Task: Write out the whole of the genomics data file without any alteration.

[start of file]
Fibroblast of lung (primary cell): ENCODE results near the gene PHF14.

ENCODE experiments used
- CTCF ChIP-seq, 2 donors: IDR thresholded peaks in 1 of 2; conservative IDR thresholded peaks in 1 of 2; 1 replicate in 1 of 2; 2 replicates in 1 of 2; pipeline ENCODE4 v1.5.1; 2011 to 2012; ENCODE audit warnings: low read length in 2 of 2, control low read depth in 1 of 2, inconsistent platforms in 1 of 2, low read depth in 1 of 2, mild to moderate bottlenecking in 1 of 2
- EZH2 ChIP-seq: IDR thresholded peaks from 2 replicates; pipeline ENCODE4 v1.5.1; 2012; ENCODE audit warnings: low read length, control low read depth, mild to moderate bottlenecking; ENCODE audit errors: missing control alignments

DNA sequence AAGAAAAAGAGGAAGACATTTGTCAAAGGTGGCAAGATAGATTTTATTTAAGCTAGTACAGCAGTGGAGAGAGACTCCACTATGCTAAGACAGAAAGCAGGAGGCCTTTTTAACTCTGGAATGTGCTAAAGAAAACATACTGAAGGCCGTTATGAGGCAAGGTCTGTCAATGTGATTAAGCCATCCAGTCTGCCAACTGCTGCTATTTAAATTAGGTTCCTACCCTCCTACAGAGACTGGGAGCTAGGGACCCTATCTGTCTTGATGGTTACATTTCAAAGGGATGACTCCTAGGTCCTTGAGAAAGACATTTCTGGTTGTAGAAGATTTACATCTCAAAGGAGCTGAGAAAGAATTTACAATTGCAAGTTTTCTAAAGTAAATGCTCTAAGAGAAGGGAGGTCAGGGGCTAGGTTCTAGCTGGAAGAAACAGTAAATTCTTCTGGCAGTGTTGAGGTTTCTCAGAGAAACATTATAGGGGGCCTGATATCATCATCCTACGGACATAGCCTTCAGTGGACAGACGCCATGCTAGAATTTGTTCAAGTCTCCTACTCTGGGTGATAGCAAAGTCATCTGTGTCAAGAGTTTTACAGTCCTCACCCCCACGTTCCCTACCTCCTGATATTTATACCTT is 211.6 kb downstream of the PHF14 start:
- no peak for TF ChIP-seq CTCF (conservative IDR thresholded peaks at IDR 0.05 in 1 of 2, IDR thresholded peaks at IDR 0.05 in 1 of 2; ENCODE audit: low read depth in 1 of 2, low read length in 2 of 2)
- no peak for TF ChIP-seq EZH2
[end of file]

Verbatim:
Fibroblast of lung (primary cell): ENCODE results near the gene PHF14.

ENCODE experiments used
- CTCF ChIP-seq, 2 donors: IDR thresholded peaks in 1 of 2; conservative IDR thresholded peaks in 1 of 2; 1 replicate in 1 of 2; 2 replicates in 1 of 2; pipeline ENCODE4 v1.5.1; 2011 to 2012; ENCODE audit warnings: low read length in 2 of 2, control low read depth in 1 of 2, inconsistent platforms in 1 of 2, low read depth in 1 of 2, mild to moderate bottlenecking in 1 of 2
- EZH2 ChIP-seq: IDR thresholded peaks from 2 replicates; pipeline ENCODE4 v1.5.1; 2012; ENCODE audit warnings: low read length, control low read depth, mild to moderate bottlenecking; ENCODE audit errors: missing control alignments

DNA sequence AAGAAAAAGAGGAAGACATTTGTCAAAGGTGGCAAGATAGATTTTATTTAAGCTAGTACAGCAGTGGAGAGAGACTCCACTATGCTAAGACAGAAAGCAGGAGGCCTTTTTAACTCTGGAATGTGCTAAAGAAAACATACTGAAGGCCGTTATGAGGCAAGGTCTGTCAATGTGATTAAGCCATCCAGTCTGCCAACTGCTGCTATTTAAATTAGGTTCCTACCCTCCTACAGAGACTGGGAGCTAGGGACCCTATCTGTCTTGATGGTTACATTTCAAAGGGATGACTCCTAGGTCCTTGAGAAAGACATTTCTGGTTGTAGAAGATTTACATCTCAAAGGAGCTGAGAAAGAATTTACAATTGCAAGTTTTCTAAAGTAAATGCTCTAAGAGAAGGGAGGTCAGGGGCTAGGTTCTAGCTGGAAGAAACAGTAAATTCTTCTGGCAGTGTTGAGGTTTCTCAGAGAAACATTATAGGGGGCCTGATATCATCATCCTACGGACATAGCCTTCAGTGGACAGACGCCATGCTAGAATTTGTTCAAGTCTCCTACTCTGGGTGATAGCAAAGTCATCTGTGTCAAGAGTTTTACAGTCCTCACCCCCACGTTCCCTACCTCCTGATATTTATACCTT is 211.6 kb downstream of the PHF14 start:
- no peak for TF ChIP-seq CTCF (conservative IDR thresholded peaks at IDR 0.05 in 1 of 2, IDR thresholded peaks at IDR 0.05 in 1 of 2; ENCODE audit: low read depth in 1 of 2, low read length in 2 of 2)
- no peak for TF ChIP-seq EZH2